Lovers of animal fantasy may flock to it, but it’s not likely to win over genre skeptics.

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COO

Abandoned in Queens, a white human infant was rescued and raised by a flock of pigeons; now it’s her turn to rescue them.

Occupying an old dovecote on an abandoned factory roof, Coo’s flock survives on a dumpster’s stale bagels and doughnut crumbs, nesting on shredded newspaper and plastic bags. Coo earns her keep shooing predators away. When Burr, the flock member responsible for her survival, is savaged by a hawk, Coo, who speaks only pigeon (represented as pidgin English), descends to the ground for the first time in order to seek Tully, a human woman (likely also white) who feeds pigeons, restoring injured ones to health. Tully takes Burr and gives Coo her hat, scarf, and food, but she fails to persuade the girl—thin, dirty, clothed in plastic—to come too. Starvation threatens the flock when their dumpster disappears. Again, Coo braves the human world; this time, she lets Tully bring her home, where she finds Burr—alive and healed but permanently flightless. Learning English, Burr and a human friend help Coo adapt. When forces attacking city pigeons threaten her old flock, Coo mounts a desperate rescue. Despite a compelling setting and engaging characters, jarring contradictions hobble this debut. Dumpster diving and scavenging nest materials are detailed with grim realism; bird (and human) droppings are mentioned once. Fantasy’s soft focus blurs the hard issues raised—child abandonment, the scourge and plight of urban birds—diminishing their impact.

Lovers of animal fantasy may flock to it, but it’s not likely to win over genre skeptics. (Fantasy. 8-12)

Pub Date: March 3, 2020

ISBN: 978-0-06-295597-5

Page Count: 432

Publisher: Greenwillow Books

Review Posted Online: Oct. 23, 2019

Kirkus Reviews Issue: Nov. 15, 2019

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With Ivan’s movie out this year from Disney, expect great interest—it will be richly rewarded.

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THE ONE AND ONLY BOB

Tiny, sassy Bob the dog, friend of The One and Only Ivan (2012), returns to tell his tale.

Wisecracking Bob, who is a little bit Chihuahua among other things, now lives with his girl, Julia, and her parents. Happily, her father works at Wildworld Zoological Park and Sanctuary, the zoo where Bob’s two best friends, Ivan the gorilla and Ruby the elephant, live, so Bob gets to visit and catch up with them regularly. Due to an early betrayal, Bob doesn’t trust humans (most humans are good only for their thumbs); he fears he’s going soft living with Julia, and he’s certain he is a Bad Dog—as in “not a good representative of my species.” On a visit to the zoo with a storm threatening, Bob accidentally falls into the gorilla enclosure just as a tornado strikes. So that’s what it’s like to fly. In the storm’s aftermath, Bob proves to everyone (and finally himself) that there is a big heart in that tiny chest…and a brave one too. With this companion, Applegate picks up where her Newbery Medal winner left off, and fans will be overjoyed to ride along in the head of lovable, self-deprecating Bob on his storm-tossed adventure. His wry doggy observations and attitude are pitch perfect (augmented by the canine glossary and Castelao’s picture dictionary of dog postures found in the frontmatter). Gorilla Ivan described Julia as having straight, black hair in the previous title, and Castelao's illustrations in that volume showed her as pale-skinned. (Finished art not available for review.)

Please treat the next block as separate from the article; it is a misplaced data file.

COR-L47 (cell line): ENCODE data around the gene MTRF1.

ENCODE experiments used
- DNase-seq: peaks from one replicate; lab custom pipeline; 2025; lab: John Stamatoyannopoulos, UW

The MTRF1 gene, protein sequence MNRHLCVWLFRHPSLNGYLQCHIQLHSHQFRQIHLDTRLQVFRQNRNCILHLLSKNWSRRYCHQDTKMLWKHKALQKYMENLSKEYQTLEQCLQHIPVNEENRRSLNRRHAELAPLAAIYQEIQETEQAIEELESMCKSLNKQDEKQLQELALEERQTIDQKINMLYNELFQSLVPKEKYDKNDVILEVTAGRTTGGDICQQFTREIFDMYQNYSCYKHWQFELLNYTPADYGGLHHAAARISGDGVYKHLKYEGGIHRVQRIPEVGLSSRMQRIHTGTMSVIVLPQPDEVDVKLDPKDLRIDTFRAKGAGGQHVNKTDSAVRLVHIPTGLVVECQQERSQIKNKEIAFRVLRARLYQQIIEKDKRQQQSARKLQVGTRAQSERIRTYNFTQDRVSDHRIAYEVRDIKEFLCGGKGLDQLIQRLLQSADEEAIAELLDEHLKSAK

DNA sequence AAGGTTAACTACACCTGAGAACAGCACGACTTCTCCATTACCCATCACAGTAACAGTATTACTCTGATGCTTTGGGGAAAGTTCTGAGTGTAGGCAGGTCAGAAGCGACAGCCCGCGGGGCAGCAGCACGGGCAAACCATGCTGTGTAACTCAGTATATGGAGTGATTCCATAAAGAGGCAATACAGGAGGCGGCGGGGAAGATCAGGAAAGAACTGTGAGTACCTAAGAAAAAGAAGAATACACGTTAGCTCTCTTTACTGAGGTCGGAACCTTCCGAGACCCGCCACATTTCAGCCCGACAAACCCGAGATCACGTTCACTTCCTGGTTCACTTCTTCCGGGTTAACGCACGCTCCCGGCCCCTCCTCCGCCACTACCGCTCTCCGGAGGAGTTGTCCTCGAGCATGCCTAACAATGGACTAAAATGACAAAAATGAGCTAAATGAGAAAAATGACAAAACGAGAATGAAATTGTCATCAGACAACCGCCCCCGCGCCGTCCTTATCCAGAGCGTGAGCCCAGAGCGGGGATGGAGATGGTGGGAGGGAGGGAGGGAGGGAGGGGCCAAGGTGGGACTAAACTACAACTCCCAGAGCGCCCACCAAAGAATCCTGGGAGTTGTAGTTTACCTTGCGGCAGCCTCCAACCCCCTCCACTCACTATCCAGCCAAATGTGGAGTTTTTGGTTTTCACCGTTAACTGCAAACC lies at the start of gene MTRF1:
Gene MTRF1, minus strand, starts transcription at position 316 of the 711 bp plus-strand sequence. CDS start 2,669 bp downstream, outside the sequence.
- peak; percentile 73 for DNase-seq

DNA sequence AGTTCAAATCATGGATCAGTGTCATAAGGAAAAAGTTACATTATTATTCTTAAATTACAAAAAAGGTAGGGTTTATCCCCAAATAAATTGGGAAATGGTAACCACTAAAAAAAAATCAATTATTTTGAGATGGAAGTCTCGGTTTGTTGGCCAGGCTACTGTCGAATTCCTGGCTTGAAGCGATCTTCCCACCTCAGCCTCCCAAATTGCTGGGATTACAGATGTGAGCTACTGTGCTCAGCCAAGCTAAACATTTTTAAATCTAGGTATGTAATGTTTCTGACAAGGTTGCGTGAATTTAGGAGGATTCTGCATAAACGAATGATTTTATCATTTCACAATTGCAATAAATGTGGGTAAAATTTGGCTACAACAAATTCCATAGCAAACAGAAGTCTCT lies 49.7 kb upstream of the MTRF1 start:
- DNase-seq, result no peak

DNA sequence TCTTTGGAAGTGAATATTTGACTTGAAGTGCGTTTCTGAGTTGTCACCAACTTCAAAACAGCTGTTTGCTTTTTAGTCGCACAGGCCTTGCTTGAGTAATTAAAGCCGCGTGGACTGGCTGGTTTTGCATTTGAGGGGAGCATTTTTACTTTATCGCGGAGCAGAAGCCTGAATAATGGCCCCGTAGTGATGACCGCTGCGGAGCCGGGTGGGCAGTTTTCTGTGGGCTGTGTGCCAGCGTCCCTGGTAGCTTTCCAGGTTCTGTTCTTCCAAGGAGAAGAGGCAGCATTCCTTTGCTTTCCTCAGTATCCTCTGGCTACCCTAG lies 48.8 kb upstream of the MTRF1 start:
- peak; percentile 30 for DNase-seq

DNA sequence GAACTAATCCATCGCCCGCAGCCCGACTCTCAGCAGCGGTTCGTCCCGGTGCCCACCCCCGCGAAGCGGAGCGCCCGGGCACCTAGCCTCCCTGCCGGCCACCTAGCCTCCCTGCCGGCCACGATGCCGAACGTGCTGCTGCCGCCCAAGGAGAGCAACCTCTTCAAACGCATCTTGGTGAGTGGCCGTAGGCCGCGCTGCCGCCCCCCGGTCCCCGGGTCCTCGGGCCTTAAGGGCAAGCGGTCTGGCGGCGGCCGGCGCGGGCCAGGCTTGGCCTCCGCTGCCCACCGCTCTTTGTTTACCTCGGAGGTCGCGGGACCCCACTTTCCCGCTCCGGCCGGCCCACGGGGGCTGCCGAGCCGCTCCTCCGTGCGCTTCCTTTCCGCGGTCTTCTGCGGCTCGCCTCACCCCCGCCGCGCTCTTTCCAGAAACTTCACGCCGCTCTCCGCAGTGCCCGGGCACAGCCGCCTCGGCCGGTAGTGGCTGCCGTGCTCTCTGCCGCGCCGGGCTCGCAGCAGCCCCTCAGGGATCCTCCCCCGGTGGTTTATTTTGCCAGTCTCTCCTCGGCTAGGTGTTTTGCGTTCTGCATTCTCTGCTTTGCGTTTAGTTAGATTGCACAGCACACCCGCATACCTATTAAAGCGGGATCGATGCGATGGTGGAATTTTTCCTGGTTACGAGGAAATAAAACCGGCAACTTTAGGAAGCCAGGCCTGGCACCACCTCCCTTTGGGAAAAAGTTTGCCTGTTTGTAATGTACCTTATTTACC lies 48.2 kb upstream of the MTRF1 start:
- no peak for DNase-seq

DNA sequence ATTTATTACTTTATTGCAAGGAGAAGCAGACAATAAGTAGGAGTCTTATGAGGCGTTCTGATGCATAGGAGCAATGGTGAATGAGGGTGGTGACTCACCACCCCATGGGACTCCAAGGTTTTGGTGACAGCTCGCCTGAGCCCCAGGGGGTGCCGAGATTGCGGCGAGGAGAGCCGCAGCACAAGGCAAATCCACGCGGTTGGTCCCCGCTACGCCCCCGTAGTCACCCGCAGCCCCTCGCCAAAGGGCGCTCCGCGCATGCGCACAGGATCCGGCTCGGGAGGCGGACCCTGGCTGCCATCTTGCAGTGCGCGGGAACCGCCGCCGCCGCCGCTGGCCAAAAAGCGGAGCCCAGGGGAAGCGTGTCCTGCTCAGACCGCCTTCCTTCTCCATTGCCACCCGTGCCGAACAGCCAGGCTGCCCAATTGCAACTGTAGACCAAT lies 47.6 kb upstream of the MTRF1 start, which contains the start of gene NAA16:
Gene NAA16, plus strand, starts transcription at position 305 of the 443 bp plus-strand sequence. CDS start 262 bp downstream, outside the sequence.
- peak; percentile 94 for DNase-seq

With Ivan’s movie out this year from Disney, expect great interest—it will be richly rewarded. (afterword) (Fiction. 8-12)

Pub Date: May 5, 2020

ISBN: 978-0-06-299131-7

Page Count: 352

Publisher: Harper/HarperCollins

Review Posted Online: March 25, 2020

Kirkus Reviews Issue: April 15, 2020

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A deftly told story that dramatizes how Danes appointed themselves bodyguards—not only for their king, who was in the habit...

NUMBER THE STARS

The author of the Anastasia books as well as more serious fiction (Rabble Starkey, 1987) offers her first historical fiction—a story about the escape of the Jews from Denmark in 1943.

Five years younger than Lisa in Carol Matas' Lisa's War (1989), Annemarie Johansen has, at 10, known three years of Nazi occupation. Though ever cautious and fearful of the ubiquitous soldiers, she is largely unaware of the extent of the danger around her; the Resistance kept even its participants safer by telling them as little as possible, and Annemarie has never been told that her older sister Lise died in its service. When the Germans plan to round up the Jews, the Johansens take in Annemarie's friend, Ellen Rosen, and pretend she is their daughter; later, they travel to Uncle Hendrik's house on the coast, where the Rosens and other Jews are transported by fishing boat to Sweden. Apart from Lise's offstage death, there is little violence here; like Annemarie, the reader is protected from the full implications of events—but will be caught up in the suspense and menace of several encounters with soldiers and in Annemarie's courageous run as courier on the night of the escape. The book concludes with the Jews' return, after the war, to homes well kept for them by their neighbors.

A deftly told story that dramatizes how Danes appointed themselves bodyguards—not only for their king, who was in the habit of riding alone in Copenhagen, but for their Jews. (Historical fiction. 9-12)

Pub Date: April 1, 1989

ISBN: 0547577095

Page Count: 156

Publisher: Houghton Mifflin

Review Posted Online: Oct. 17, 2011

Kirkus Reviews Issue: March 15, 1989

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